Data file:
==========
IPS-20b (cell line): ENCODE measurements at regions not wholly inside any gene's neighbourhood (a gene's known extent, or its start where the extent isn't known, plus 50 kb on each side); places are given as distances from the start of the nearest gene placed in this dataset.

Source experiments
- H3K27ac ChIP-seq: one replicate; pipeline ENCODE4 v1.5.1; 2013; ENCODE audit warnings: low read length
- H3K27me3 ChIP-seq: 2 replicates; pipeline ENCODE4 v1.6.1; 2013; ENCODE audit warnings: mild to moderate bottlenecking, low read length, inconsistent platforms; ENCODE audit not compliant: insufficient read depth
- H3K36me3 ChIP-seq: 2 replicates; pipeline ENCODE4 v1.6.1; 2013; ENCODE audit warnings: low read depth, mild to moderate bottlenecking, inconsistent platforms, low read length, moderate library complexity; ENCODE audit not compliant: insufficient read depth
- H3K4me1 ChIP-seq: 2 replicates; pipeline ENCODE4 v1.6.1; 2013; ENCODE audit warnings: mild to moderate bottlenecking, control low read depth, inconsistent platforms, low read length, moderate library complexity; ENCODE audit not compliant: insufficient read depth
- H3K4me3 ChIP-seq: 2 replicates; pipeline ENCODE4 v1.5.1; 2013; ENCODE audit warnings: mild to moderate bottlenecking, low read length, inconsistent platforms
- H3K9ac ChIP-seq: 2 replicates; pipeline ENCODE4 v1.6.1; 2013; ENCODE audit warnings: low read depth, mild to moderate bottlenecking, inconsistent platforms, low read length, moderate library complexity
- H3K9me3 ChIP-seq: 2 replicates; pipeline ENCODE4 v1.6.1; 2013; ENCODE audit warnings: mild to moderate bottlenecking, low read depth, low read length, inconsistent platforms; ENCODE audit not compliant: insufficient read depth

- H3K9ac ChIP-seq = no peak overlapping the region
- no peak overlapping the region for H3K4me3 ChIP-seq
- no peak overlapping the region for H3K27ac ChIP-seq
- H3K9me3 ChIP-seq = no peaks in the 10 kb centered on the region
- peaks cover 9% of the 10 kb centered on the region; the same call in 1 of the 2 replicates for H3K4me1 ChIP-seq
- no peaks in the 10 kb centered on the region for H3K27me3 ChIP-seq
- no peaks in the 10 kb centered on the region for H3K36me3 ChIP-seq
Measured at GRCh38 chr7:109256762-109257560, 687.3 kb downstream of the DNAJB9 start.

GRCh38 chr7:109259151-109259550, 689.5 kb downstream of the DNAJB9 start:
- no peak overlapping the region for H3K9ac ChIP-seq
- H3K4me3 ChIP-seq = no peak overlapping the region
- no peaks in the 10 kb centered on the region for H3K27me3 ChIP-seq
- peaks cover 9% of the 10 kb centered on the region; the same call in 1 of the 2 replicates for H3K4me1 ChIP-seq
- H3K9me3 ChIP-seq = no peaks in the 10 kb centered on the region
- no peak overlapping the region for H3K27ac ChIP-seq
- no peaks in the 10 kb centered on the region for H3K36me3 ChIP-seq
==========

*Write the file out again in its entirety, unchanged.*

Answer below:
IPS-20b (cell line): ENCODE measurements at regions not wholly inside any gene's neighbourhood (a gene's known extent, or its start where the extent isn't known, plus 50 kb on each side); places are given as distances from the start of the nearest gene placed in this dataset.

Source experiments
- H3K27ac ChIP-seq: one replicate; pipeline ENCODE4 v1.5.1; 2013; ENCODE audit warnings: low read length
- H3K27me3 ChIP-seq: 2 replicates; pipeline ENCODE4 v1.6.1; 2013; ENCODE audit warnings: mild to moderate bottlenecking, low read length, inconsistent platforms; ENCODE audit not compliant: insufficient read depth
- H3K36me3 ChIP-seq: 2 replicates; pipeline ENCODE4 v1.6.1; 2013; ENCODE audit warnings: low read depth, mild to moderate bottlenecking, inconsistent platforms, low read length, moderate library complexity; ENCODE audit not compliant: insufficient read depth
- H3K4me1 ChIP-seq: 2 replicates; pipeline ENCODE4 v1.6.1; 2013; ENCODE audit warnings: mild to moderate bottlenecking, control low read depth, inconsistent platforms, low read length, moderate library complexity; ENCODE audit not compliant: insufficient read depth
- H3K4me3 ChIP-seq: 2 replicates; pipeline ENCODE4 v1.5.1; 2013; ENCODE audit warnings: mild to moderate bottlenecking, low read length, inconsistent platforms
- H3K9ac ChIP-seq: 2 replicates; pipeline ENCODE4 v1.6.1; 2013; ENCODE audit warnings: low read depth, mild to moderate bottlenecking, inconsistent platforms, low read length, moderate library complexity
- H3K9me3 ChIP-seq: 2 replicates; pipeline ENCODE4 v1.6.1; 2013; ENCODE audit warnings: mild to moderate bottlenecking, low read depth, low read length, inconsistent platforms; ENCODE audit not compliant: insufficient read depth

- H3K9ac ChIP-seq = no peak overlapping the region
- no peak overlapping the region for H3K4me3 ChIP-seq
- no peak overlapping the region for H3K27ac ChIP-seq
- H3K9me3 ChIP-seq = no peaks in the 10 kb centered on the region
- peaks cover 9% of the 10 kb centered on the region; the same call in 1 of the 2 replicates for H3K4me1 ChIP-seq
- no peaks in the 10 kb centered on the region for H3K27me3 ChIP-seq
- no peaks in the 10 kb centered on the region for H3K36me3 ChIP-seq
Measured at GRCh38 chr7:109256762-109257560, 687.3 kb downstream of the DNAJB9 start.

GRCh38 chr7:109259151-109259550, 689.5 kb downstream of the DNAJB9 start:
- no peak overlapping the region for H3K9ac ChIP-seq
- H3K4me3 ChIP-seq = no peak overlapping the region
- no peaks in the 10 kb centered on the region for H3K27me3 ChIP-seq
- peaks cover 9% of the 10 kb centered on the region; the same call in 1 of the 2 replicates for H3K4me1 ChIP-seq
- H3K9me3 ChIP-seq = no peaks in the 10 kb centered on the region
- no peak overlapping the region for H3K27ac ChIP-seq
- no peaks in the 10 kb centered on the region for H3K36me3 ChIP-seq